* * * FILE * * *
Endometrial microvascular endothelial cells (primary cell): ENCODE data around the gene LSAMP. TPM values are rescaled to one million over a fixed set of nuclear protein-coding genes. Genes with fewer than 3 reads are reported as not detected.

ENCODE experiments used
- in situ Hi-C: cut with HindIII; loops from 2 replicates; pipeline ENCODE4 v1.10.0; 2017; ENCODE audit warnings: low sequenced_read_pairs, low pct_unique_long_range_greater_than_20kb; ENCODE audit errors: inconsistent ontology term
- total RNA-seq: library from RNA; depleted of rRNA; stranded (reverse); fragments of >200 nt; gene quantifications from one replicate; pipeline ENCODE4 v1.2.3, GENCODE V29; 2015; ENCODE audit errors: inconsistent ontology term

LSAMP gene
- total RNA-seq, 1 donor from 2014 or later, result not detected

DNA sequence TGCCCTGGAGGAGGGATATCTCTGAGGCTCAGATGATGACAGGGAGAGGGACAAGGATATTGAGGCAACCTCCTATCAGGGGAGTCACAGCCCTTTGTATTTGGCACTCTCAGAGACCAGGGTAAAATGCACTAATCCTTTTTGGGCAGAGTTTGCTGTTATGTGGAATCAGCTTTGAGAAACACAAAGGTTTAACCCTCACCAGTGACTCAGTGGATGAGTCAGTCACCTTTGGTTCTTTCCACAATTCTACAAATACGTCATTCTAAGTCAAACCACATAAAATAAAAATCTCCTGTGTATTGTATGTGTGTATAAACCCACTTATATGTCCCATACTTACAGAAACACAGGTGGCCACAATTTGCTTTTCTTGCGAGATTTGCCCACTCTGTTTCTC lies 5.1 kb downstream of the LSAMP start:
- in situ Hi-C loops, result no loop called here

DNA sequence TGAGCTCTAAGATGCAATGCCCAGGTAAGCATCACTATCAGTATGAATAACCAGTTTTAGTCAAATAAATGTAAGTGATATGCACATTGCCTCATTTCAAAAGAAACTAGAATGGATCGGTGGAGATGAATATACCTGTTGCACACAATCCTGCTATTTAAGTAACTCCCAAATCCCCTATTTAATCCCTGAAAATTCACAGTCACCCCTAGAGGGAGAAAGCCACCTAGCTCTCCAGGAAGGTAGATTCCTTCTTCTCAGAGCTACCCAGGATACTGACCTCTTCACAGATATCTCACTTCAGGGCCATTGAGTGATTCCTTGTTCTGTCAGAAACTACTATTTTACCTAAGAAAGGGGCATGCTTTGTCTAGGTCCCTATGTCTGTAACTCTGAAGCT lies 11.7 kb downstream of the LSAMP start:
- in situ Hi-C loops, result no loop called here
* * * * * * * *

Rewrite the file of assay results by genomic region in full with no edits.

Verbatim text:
Endometrial microvascular endothelial cells (primary cell): ENCODE data around the gene LSAMP. TPM values are rescaled to one million over a fixed set of nuclear protein-coding genes. Genes with fewer than 3 reads are reported as not detected.

ENCODE experiments used
- in situ Hi-C: cut with HindIII; loops from 2 replicates; pipeline ENCODE4 v1.10.0; 2017; ENCODE audit warnings: low sequenced_read_pairs, low pct_unique_long_range_greater_than_20kb; ENCODE audit errors: inconsistent ontology term
- total RNA-seq: library from RNA; depleted of rRNA; stranded (reverse); fragments of >200 nt; gene quantifications from one replicate; pipeline ENCODE4 v1.2.3, GENCODE V29; 2015; ENCODE audit errors: inconsistent ontology term

LSAMP gene
- total RNA-seq, 1 donor from 2014 or later, result not detected

DNA sequence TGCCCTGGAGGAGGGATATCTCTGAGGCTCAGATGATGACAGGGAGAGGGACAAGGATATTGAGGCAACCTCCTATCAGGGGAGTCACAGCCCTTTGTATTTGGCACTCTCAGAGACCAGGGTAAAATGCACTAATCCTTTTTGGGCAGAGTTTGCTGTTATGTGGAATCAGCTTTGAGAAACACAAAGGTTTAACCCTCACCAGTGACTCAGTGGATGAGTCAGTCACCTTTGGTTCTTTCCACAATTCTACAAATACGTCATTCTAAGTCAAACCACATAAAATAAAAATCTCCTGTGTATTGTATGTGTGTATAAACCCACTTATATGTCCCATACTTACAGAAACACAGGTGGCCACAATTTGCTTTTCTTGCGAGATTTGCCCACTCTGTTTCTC lies 5.1 kb downstream of the LSAMP start:
- in situ Hi-C loops, result no loop called here

DNA sequence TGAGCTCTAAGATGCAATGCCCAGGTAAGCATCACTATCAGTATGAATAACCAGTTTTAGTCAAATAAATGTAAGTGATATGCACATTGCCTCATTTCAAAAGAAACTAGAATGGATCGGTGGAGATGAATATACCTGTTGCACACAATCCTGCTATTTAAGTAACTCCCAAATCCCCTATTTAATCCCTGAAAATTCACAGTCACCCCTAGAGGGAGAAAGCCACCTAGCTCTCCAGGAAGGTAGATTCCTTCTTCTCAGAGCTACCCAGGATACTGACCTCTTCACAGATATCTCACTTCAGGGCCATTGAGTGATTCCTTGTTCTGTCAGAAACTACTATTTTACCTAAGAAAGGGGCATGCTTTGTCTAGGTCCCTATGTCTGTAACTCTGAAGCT lies 11.7 kb downstream of the LSAMP start:
- in situ Hi-C loops, result no loop called here